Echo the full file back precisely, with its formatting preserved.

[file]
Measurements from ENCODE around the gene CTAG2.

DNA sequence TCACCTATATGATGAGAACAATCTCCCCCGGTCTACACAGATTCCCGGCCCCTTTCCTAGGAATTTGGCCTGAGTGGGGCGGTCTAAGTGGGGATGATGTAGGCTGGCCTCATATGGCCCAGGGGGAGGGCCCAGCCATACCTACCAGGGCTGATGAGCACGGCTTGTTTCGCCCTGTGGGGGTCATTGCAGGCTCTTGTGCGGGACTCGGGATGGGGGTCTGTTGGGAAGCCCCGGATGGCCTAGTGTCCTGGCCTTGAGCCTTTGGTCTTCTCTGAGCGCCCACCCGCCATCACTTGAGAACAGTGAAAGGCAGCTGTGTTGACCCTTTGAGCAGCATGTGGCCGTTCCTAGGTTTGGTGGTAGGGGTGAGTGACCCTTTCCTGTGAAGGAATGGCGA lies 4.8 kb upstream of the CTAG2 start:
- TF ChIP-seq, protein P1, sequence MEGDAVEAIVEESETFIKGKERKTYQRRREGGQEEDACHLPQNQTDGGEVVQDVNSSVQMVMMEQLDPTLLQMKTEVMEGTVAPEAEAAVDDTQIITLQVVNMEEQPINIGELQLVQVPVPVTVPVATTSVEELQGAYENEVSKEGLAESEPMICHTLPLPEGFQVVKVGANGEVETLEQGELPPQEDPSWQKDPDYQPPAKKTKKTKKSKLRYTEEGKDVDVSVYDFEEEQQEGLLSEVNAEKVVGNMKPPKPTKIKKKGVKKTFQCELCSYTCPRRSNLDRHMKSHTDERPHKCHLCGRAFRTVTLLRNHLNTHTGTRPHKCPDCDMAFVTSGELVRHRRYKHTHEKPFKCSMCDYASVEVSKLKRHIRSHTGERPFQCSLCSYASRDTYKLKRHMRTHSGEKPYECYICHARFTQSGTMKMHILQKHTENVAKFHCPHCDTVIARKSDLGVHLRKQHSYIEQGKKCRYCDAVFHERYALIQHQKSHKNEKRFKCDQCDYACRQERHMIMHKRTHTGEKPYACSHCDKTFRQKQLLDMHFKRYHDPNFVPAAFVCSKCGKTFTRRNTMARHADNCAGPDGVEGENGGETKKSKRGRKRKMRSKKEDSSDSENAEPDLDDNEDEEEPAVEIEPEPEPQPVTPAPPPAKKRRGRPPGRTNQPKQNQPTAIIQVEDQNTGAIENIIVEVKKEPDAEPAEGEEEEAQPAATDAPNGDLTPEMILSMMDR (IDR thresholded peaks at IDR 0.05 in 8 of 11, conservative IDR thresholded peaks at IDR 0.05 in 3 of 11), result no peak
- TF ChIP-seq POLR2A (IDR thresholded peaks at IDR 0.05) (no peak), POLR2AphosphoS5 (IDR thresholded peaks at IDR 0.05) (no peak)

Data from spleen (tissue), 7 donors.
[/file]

Measurements from ENCODE around the gene CTAG2.

DNA sequence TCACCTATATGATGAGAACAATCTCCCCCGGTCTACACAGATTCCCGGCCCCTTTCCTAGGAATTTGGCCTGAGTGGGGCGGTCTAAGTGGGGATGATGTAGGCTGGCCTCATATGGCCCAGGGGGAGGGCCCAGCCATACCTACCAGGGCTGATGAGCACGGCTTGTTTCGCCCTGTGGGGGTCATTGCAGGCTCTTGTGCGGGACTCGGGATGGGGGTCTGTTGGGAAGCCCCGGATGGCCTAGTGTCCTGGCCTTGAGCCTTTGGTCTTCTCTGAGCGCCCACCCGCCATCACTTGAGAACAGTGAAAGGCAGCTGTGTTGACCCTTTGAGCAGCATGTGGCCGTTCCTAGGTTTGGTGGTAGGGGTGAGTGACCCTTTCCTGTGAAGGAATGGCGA lies 4.8 kb upstream of the CTAG2 start:
- TF ChIP-seq, protein P1, sequence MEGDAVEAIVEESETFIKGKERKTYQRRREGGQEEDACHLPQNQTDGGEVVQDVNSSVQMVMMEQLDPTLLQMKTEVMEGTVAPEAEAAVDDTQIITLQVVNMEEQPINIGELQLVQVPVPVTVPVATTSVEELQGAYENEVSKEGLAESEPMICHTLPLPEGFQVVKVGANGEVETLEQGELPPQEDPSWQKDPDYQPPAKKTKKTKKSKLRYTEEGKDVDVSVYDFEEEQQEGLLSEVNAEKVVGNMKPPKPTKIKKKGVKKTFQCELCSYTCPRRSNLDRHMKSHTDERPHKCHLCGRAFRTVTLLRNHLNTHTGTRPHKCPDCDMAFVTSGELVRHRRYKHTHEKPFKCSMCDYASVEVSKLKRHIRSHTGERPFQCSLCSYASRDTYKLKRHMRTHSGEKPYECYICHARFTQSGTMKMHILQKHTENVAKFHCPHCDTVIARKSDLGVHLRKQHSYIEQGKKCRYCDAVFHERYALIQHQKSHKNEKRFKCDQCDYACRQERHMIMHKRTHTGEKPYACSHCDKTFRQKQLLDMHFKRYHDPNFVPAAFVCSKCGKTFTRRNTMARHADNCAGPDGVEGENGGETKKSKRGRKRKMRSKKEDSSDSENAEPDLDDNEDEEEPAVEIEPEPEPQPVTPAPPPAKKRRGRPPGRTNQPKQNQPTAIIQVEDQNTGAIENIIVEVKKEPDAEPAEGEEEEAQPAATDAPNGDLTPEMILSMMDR (IDR thresholded peaks at IDR 0.05 in 8 of 11, conservative IDR thresholded peaks at IDR 0.05 in 3 of 11), result no peak
- TF ChIP-seq POLR2A (IDR thresholded peaks at IDR 0.05) (no peak), POLR2AphosphoS5 (IDR thresholded peaks at IDR 0.05) (no peak)

Data from spleen (tissue), 7 donors.